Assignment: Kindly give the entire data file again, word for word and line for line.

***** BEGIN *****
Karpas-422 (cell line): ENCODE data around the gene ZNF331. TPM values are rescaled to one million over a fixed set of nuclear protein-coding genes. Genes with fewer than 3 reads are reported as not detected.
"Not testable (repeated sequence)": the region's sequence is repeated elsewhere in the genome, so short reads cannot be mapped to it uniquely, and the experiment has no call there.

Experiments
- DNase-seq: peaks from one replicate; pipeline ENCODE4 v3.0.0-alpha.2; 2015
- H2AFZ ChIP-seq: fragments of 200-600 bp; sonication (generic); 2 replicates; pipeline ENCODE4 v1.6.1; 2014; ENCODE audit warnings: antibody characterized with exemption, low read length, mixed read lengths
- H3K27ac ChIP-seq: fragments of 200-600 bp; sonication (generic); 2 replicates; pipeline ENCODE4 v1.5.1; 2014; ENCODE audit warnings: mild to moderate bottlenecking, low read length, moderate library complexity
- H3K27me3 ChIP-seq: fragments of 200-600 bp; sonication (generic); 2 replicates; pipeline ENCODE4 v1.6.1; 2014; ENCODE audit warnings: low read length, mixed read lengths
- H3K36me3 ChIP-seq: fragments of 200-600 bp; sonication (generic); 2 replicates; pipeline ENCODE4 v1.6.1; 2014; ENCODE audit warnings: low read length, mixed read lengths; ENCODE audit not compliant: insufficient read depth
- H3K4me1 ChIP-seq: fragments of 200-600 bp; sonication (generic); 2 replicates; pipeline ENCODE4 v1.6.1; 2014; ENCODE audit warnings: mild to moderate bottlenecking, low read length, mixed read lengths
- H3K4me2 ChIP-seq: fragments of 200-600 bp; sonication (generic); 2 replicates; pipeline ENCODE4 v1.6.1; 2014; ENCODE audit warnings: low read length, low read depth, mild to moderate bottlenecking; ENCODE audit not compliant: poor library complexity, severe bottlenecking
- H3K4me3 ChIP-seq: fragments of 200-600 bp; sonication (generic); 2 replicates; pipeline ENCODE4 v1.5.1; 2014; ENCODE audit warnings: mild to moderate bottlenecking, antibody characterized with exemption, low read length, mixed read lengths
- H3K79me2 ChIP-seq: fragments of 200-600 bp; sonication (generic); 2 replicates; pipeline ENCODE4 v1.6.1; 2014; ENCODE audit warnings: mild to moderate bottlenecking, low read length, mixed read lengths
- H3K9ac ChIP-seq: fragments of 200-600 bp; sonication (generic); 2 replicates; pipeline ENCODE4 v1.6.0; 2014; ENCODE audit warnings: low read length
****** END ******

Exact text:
Karpas-422 (cell line): ENCODE data around the gene ZNF331. TPM values are rescaled to one million over a fixed set of nuclear protein-coding genes. Genes with fewer than 3 reads are reported as not detected.
"Not testable (repeated sequence)": the region's sequence is repeated elsewhere in the genome, so short reads cannot be mapped to it uniquely, and the experiment has no call there.

Experiments
- DNase-seq: peaks from one replicate; pipeline ENCODE4 v3.0.0-alpha.2; 2015
- H2AFZ ChIP-seq: fragments of 200-600 bp; sonication (generic); 2 replicates; pipeline ENCODE4 v1.6.1; 2014; ENCODE audit warnings: antibody characterized with exemption, low read length, mixed read lengths
- H3K27ac ChIP-seq: fragments of 200-600 bp; sonication (generic); 2 replicates; pipeline ENCODE4 v1.5.1; 2014; ENCODE audit warnings: mild to moderate bottlenecking, low read length, moderate library complexity
- H3K27me3 ChIP-seq: fragments of 200-600 bp; sonication (generic); 2 replicates; pipeline ENCODE4 v1.6.1; 2014; ENCODE audit warnings: low read length, mixed read lengths
- H3K36me3 ChIP-seq: fragments of 200-600 bp; sonication (generic); 2 replicates; pipeline ENCODE4 v1.6.1; 2014; ENCODE audit warnings: low read length, mixed read lengths; ENCODE audit not compliant: insufficient read depth
- H3K4me1 ChIP-seq: fragments of 200-600 bp; sonication (generic); 2 replicates; pipeline ENCODE4 v1.6.1; 2014; ENCODE audit warnings: mild to moderate bottlenecking, low read length, mixed read lengths
- H3K4me2 ChIP-seq: fragments of 200-600 bp; sonication (generic); 2 replicates; pipeline ENCODE4 v1.6.1; 2014; ENCODE audit warnings: low read length, low read depth, mild to moderate bottlenecking; ENCODE audit not compliant: poor library complexity, severe bottlenecking
- H3K4me3 ChIP-seq: fragments of 200-600 bp; sonication (generic); 2 replicates; pipeline ENCODE4 v1.5.1; 2014; ENCODE audit warnings: mild to moderate bottlenecking, antibody characterized with exemption, low read length, mixed read lengths
- H3K79me2 ChIP-seq: fragments of 200-600 bp; sonication (generic); 2 replicates; pipeline ENCODE4 v1.6.1; 2014; ENCODE audit warnings: mild to moderate bottlenecking, low read length, mixed read lengths
- H3K9ac ChIP-seq: fragments of 200-600 bp; sonication (generic); 2 replicates; pipeline ENCODE4 v1.6.0; 2014; ENCODE audit warnings: low read length